Government data shows lockdowns more deadly than COVID-19: Fewer Canadians died in 2020 than in 2019

Editor’s Note: The Justice Centre is a public interest, non-partisan law firm and registered charity, the Justice Centre for Constitutional Freedoms provides legal representation free of charge, to protect the rights and freedoms of all Canadians, which are guaranteed under our constitution.

Opinion by the Justice Centre

CALGARY – The Justice Centre  released a Charter analysis on the impact of lockdowns on the lives of Canadians.

Titled “Flying Blind,” this Charter analysis demonstrates that Canada’s federal and provincial governments have not properly and adequately considered the specific nature and the full extent of lockdown harms that result from the violations of Charter freedoms to move, travel, assemble, associate and worship.

Fewer Canadians are dying in 2020

With COVID-19 touted by politicians and chief medical officers as an unusually deadly killer that everyone should fear greatly, one might expect an increase in death rates amongst Canadians. But in fact, deaths for the period from Jan. 1 to Aug. 31, compared for 2016 through 2020, show that fewer Canadians are dying in 2020 than in 2019, even while Canada’s population grows.

Mortality rates by age group are unaffected by COVID-19, and fewer Canadians are dying since this virus arrived in Canada:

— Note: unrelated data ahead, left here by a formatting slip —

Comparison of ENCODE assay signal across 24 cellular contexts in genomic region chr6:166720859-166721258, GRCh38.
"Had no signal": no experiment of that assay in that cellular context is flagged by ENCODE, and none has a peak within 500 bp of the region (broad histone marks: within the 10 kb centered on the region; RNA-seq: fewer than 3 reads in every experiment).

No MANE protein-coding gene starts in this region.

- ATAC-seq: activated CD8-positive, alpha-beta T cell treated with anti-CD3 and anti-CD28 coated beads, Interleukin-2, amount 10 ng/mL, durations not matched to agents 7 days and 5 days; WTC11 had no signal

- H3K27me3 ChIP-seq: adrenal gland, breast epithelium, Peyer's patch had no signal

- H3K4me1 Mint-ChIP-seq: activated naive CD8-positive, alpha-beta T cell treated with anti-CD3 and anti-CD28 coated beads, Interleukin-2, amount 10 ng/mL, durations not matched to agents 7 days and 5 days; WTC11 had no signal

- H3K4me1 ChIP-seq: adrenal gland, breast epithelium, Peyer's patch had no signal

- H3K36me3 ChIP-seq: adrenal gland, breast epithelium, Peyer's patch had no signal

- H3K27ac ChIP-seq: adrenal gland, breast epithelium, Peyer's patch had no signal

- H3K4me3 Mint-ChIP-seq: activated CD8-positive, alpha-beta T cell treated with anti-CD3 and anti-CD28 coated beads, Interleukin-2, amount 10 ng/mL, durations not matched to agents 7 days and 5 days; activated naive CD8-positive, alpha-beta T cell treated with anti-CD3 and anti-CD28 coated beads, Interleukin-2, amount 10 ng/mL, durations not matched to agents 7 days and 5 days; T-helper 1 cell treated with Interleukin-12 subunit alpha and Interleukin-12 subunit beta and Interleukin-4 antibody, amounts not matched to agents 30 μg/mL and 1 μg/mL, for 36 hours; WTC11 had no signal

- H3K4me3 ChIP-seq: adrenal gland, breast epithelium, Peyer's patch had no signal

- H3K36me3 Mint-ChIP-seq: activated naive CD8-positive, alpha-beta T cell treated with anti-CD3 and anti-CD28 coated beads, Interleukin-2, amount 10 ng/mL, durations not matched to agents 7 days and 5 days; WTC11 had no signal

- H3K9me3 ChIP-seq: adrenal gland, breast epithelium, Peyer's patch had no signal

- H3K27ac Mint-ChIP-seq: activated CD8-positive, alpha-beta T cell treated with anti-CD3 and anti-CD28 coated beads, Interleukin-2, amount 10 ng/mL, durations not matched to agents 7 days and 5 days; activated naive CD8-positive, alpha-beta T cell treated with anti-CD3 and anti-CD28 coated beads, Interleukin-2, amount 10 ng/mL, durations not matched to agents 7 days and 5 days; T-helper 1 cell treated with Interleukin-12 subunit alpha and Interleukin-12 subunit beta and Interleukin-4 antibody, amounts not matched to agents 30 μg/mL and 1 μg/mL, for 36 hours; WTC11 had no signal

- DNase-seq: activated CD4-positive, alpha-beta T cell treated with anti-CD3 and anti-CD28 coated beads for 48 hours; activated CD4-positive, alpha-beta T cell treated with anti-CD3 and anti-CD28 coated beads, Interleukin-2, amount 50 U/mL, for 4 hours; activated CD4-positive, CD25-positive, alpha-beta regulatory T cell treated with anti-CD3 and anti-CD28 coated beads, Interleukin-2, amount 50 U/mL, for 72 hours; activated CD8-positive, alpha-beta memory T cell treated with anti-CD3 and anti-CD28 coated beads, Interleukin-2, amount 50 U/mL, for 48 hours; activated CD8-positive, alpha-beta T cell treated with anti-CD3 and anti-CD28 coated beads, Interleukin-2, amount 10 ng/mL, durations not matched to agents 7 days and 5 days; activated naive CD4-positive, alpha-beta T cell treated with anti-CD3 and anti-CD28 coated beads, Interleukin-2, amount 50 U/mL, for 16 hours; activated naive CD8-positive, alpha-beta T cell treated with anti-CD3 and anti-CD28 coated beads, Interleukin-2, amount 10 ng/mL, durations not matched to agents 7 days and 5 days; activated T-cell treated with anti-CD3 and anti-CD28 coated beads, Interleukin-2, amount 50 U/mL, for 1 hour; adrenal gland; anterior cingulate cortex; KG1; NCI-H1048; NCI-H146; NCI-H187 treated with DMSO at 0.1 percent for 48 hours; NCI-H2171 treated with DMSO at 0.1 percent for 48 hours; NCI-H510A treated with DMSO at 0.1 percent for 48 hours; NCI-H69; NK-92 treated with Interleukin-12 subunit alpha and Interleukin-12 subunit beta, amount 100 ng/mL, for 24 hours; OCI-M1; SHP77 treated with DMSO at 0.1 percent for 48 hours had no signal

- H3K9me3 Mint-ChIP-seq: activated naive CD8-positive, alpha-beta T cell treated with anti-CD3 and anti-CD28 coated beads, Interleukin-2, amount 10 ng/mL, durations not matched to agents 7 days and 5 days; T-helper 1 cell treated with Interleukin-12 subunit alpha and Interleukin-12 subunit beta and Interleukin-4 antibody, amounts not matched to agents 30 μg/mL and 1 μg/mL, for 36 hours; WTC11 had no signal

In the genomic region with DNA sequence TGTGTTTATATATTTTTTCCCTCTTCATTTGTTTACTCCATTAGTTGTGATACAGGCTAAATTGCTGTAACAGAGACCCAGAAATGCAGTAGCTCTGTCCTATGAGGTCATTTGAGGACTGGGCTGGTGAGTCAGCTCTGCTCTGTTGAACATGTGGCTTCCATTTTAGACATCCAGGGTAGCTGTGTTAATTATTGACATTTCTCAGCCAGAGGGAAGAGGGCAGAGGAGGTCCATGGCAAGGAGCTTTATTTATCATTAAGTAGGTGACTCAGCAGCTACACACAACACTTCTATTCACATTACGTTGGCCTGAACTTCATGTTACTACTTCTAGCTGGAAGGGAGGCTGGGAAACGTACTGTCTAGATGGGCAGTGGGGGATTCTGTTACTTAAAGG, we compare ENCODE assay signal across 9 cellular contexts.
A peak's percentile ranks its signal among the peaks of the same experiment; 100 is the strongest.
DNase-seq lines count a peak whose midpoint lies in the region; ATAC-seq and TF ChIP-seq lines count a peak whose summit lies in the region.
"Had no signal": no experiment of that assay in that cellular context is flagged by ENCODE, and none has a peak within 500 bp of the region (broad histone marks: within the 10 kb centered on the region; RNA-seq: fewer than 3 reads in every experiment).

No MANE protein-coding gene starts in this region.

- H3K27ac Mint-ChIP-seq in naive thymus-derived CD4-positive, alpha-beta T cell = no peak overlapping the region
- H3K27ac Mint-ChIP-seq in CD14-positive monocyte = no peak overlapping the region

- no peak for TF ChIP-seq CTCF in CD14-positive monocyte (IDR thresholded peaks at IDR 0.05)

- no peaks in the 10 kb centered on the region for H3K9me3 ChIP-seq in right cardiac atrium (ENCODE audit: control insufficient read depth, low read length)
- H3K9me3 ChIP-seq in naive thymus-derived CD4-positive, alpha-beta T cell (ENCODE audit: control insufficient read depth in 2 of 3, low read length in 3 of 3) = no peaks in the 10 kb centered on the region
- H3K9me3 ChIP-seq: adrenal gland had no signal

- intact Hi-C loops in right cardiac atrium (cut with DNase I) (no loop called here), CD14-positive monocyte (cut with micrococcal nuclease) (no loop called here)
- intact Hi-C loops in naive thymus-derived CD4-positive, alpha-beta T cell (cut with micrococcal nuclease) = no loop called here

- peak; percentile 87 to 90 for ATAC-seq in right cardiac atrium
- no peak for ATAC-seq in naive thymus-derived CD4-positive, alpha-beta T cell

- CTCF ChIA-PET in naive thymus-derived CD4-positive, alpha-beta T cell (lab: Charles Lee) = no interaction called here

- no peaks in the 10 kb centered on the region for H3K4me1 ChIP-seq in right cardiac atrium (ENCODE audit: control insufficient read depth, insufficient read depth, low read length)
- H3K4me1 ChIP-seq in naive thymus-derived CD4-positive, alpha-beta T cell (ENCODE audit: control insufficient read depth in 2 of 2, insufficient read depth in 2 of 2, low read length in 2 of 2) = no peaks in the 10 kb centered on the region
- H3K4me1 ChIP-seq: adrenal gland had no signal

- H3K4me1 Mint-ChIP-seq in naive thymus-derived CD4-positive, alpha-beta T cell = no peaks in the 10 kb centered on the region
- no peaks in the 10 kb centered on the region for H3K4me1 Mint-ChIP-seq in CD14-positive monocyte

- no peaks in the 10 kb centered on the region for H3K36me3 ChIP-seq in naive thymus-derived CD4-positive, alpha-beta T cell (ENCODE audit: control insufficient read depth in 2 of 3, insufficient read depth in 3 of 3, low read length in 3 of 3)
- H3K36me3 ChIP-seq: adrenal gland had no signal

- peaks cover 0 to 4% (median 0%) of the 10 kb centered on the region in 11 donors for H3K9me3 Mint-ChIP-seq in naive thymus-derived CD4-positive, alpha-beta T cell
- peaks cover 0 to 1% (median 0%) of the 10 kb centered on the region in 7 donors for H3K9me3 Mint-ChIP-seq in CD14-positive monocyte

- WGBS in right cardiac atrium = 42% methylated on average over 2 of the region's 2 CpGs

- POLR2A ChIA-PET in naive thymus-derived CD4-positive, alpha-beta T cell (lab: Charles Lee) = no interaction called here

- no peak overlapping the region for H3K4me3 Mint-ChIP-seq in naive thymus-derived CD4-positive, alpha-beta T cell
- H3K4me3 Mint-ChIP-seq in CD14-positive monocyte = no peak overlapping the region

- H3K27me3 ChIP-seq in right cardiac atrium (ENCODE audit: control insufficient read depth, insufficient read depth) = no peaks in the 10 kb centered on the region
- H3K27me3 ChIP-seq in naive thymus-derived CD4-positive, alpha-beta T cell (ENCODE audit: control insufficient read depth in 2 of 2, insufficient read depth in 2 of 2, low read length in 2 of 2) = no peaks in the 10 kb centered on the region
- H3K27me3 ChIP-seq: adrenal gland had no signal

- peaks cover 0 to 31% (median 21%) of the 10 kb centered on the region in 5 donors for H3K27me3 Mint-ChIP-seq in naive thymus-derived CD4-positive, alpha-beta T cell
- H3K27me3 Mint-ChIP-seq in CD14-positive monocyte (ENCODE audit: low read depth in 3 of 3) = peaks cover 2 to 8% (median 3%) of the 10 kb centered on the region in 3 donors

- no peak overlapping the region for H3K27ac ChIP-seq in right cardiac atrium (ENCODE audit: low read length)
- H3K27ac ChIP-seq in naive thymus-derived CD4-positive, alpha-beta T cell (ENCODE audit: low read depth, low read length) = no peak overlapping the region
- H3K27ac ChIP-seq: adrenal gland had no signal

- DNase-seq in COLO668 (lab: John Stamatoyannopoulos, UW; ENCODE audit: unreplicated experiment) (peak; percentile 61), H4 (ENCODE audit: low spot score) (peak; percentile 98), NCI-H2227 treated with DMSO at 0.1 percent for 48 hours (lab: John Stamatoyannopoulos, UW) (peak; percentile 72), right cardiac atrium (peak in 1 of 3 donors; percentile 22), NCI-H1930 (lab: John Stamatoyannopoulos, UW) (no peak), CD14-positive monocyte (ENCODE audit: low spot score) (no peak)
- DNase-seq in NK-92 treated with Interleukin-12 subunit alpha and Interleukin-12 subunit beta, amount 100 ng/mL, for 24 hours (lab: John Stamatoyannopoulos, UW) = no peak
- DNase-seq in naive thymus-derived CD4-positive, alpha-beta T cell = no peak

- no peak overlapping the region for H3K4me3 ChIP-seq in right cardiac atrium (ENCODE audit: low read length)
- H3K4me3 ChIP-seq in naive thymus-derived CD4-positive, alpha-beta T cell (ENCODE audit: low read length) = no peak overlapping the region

Fewer Canadians dying of cancer, heart disease, stroke and flu

Government data and statistics also record fewer people dying of cancer, heart diseases, lung diseases, stroke, pneumonia and flu, since the arrival of COVID-19 in Canada.

As 8,795 deaths with COVID-19 were recorded, there were 10,295 fewer deaths ascribed to cancer, heart diseases, lung diseases, stroke, pneumonia and influenza.

“Government records indicate that deaths from cancer, heart diseases, lung diseases, stroke, pneumonia and influenza have dropped by more than 10,000 during the first eight months of 2020, and are at their lowest point in years,” states Justice Centre President John Carpay.

Deaths resulting from over 200,000 cancelled surgeries

On September 1, the Canadian Medical Association Journal published a study estimating that by June 13, Ontario alone had accumulated a backlog of 148,000 procedures(1) that would take 84 weeks to clear. In October, the Chief Public Health Officer of Canada released a Report which compared the number of surgeries performed during the last two weeks of March 2020 with the equivalent period of time in 2019 and estimated that during that two-week period alone, there were 73,500 fewer surgeries performed, year over year.(2) According to a report by Ontario’s own Financial Accountability Office, as of April 22, an estimated 52,700 hospital procedures had been cancelled in Ontario due to the coronavirus pandemic. This report(3) further predicted that for every week that the COVID-19 outbreak continued, a further 12,200 procedures would be delayed.